Common treatments for Parkinson’s include flooding the brain with dopamine agonists or the dopamine precursor L-DOPA. This boosts dopamine levels in the brain, causing the remaining healthy SN neurons to produce and fire greater amounts of the neurochemical, making up for the deficit from the impairment of the other cells. However, there are currently no treatments that prevent the progressive cell death in the SN, and in advanced stages it is difficult to compensate for the abundant cell loss. Excess “artificial” dopamine in the brain can also result in the downregulation of other dopamine-producing and receiving cells, the brain adjusting to the new flood of dopamine by reducing its endogenous production and receptor sensitivity in an attempt to return to a dopaminergic homeostasis. Additionally, it is impossible to localize dopamine agonists to the motor regions of the brain, meaning that many Parkinson’s patients treated with dopamine come to display symptoms similar to those seen in impulse control disorders, which are also commonly rooted in a widespread dysregulated dopamine system. These can include the development of compulsive gambling and shopping problems, sexually deviant behavior, and drug addiction.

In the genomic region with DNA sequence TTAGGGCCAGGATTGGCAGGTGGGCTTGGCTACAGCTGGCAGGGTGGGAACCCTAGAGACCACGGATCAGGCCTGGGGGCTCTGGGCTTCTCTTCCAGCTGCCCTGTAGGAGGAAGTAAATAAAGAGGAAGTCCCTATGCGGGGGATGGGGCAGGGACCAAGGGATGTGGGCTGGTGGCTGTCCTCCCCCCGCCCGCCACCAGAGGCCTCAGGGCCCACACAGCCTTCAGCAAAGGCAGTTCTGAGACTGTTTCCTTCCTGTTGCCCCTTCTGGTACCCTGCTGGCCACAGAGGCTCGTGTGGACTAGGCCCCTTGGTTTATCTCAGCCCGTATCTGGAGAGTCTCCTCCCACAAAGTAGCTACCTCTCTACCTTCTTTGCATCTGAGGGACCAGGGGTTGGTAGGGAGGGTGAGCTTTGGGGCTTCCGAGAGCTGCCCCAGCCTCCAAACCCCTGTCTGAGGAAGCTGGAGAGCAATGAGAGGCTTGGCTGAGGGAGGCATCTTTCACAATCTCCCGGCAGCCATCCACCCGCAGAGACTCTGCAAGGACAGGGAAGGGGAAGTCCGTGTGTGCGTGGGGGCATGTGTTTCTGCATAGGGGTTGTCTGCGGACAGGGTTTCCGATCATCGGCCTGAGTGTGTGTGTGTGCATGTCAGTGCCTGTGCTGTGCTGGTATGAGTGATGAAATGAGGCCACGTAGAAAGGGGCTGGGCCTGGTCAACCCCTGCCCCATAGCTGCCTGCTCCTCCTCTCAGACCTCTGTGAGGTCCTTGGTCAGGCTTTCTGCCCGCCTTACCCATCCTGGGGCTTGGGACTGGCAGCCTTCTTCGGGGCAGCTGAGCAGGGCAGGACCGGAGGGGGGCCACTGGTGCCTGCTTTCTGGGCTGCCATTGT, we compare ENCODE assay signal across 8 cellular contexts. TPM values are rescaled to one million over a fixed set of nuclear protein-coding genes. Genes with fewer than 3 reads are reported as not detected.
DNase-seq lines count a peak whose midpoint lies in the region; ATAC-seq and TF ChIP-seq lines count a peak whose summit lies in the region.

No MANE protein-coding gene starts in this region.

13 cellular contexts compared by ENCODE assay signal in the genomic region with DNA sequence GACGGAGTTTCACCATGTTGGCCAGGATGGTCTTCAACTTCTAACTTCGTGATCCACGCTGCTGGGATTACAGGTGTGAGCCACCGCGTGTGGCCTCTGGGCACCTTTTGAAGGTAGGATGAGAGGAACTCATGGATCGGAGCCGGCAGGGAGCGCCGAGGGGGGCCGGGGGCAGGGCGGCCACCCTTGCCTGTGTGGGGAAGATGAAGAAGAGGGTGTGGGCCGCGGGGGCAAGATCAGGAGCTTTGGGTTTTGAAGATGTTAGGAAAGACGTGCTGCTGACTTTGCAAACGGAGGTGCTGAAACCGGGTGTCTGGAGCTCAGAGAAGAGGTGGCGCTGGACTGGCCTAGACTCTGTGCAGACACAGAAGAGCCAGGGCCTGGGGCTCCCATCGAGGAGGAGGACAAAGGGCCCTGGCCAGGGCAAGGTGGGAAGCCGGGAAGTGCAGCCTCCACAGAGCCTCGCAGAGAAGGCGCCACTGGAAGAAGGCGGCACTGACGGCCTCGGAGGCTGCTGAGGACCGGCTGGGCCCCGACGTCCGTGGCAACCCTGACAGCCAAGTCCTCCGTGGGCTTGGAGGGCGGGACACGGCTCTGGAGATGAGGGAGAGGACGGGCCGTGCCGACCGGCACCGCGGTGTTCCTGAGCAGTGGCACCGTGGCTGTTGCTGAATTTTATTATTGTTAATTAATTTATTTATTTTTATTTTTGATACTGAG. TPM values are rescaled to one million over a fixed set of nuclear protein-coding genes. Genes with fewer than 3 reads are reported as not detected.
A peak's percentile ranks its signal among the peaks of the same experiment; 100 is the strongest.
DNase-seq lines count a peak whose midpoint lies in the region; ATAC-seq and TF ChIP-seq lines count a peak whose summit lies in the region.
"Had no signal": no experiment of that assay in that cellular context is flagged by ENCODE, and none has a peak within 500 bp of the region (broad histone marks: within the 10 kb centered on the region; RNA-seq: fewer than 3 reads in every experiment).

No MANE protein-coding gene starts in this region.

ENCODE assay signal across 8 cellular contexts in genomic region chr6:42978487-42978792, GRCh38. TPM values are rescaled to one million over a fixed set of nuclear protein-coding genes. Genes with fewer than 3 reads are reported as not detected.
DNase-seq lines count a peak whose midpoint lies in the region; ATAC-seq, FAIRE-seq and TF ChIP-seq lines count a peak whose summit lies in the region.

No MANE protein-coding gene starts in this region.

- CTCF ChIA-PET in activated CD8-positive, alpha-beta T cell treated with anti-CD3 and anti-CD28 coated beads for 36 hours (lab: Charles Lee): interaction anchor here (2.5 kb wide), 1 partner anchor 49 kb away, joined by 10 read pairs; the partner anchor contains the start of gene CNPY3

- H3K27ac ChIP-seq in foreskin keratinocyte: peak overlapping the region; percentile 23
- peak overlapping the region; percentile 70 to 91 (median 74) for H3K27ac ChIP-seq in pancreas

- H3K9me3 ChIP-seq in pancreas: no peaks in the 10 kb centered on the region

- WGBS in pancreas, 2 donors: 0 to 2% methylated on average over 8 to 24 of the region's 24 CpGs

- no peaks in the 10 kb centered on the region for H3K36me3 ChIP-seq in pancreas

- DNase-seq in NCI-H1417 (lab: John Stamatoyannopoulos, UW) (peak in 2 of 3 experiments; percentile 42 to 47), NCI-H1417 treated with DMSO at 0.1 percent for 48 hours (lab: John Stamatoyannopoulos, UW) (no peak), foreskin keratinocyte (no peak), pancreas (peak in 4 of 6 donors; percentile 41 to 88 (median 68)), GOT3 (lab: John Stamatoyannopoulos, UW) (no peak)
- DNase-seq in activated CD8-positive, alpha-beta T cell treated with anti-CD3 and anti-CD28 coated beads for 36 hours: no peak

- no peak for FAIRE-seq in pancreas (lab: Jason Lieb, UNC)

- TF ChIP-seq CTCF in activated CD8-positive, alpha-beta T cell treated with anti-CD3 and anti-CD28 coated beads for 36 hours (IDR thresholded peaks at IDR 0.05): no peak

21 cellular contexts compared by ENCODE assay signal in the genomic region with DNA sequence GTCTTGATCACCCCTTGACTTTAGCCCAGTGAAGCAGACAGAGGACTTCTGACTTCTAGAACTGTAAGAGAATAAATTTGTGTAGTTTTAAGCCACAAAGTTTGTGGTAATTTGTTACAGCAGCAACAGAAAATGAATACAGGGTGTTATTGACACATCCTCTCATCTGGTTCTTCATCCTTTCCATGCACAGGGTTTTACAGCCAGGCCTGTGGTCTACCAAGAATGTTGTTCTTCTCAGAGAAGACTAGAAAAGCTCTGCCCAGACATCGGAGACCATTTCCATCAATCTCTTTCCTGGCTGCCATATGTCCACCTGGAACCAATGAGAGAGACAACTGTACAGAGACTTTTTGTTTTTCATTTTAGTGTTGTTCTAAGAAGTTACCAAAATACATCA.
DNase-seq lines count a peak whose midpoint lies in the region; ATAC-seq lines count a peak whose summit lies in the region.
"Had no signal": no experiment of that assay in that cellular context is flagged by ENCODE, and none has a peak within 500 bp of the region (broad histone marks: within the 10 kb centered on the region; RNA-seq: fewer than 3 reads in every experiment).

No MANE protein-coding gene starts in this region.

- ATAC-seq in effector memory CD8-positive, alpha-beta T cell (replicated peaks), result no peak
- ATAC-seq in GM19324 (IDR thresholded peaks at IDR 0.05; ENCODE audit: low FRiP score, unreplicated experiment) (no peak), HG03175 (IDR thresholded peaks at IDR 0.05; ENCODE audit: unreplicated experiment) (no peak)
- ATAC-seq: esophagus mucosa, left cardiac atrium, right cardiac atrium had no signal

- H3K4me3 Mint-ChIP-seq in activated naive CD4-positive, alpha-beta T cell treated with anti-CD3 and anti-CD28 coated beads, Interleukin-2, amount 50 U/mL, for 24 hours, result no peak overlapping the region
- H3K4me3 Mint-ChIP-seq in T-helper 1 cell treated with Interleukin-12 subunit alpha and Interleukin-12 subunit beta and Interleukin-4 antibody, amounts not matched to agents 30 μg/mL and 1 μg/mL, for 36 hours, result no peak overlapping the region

Given the obvious shortcomings in the current treatment options, the need for alternative therapies for Parkinson’s is widely acknowledged. Two labs taking on this problem have recently published results on alternative treatments that do not involve pharmacological challenge and instead target a patient’s motor efficacy, one increasing the patient’s control and the other withdrawing it.